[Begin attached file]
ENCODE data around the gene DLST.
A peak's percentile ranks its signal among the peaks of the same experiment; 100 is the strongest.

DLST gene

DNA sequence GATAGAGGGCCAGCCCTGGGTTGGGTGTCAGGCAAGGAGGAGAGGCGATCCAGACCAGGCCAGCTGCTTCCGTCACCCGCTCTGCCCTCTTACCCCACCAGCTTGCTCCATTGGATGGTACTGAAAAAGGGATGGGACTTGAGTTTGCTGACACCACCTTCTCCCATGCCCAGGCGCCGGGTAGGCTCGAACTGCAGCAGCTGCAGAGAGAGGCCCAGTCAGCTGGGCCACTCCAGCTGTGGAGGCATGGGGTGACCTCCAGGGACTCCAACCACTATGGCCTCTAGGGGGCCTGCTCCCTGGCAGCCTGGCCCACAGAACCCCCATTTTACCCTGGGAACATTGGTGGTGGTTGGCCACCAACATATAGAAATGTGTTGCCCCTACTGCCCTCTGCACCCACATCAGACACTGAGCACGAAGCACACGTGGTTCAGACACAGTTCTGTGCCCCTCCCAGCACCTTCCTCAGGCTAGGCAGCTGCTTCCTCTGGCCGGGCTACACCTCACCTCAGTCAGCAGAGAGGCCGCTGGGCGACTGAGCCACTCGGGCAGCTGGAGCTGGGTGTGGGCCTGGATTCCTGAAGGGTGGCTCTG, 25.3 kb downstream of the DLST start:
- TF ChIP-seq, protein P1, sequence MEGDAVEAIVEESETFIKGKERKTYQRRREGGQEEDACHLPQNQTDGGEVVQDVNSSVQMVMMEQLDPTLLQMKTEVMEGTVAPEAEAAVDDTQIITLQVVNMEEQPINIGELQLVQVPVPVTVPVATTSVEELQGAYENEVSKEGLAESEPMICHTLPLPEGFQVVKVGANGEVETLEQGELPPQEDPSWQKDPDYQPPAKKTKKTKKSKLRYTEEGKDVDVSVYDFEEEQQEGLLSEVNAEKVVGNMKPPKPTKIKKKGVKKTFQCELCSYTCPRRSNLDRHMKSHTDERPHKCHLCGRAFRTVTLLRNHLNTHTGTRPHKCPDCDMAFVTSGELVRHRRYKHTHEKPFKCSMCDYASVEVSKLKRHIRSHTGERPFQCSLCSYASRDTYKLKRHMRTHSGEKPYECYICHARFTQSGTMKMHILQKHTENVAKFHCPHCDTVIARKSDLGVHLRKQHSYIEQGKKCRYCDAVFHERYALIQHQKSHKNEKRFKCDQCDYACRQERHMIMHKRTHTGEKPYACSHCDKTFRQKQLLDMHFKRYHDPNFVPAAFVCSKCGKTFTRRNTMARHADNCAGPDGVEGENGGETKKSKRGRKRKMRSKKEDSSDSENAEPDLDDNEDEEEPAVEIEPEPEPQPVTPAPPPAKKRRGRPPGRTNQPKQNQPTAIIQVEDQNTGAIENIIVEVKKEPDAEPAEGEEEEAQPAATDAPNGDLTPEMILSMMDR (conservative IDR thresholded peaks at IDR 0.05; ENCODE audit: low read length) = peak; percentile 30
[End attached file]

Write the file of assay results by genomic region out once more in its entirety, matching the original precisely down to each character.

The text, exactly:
ENCODE data around the gene DLST.
A peak's percentile ranks its signal among the peaks of the same experiment; 100 is the strongest.

DLST gene

DNA sequence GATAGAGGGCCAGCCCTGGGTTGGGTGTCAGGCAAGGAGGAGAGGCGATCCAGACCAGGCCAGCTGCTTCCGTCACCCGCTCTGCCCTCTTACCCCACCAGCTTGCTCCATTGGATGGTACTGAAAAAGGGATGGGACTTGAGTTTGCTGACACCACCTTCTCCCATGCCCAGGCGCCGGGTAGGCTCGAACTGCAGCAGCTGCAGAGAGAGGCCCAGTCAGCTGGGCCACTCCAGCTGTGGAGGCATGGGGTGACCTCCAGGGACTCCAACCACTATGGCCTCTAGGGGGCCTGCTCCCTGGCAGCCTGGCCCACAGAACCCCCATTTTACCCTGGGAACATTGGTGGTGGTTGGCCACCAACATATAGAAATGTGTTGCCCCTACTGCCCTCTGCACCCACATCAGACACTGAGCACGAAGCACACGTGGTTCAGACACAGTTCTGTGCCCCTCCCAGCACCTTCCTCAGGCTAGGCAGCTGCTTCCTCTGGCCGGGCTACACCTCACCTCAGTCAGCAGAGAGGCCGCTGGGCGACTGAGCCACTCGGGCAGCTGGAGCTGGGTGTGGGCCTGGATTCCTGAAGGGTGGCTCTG, 25.3 kb downstream of the DLST start:
- TF ChIP-seq, protein P1, sequence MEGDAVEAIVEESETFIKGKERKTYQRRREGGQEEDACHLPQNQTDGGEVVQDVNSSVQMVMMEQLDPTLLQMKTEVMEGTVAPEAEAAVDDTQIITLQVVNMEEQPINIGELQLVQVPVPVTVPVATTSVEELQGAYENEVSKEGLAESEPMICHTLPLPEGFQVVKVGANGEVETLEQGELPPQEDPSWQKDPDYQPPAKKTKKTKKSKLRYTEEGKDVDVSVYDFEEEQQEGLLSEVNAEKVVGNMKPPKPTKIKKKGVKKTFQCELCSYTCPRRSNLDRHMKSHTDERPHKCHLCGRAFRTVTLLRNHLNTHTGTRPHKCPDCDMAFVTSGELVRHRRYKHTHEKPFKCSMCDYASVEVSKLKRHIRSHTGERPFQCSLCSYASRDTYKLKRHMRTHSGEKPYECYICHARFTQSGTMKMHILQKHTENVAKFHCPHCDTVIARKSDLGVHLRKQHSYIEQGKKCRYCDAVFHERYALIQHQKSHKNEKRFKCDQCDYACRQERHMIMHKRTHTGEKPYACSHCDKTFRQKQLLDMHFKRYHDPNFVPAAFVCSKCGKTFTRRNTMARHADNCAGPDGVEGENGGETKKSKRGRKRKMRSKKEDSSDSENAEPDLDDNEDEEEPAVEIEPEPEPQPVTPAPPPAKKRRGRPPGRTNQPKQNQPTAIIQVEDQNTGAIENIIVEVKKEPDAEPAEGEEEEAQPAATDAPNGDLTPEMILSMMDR (conservative IDR thresholded peaks at IDR 0.05; ENCODE audit: low read length) = peak; percentile 30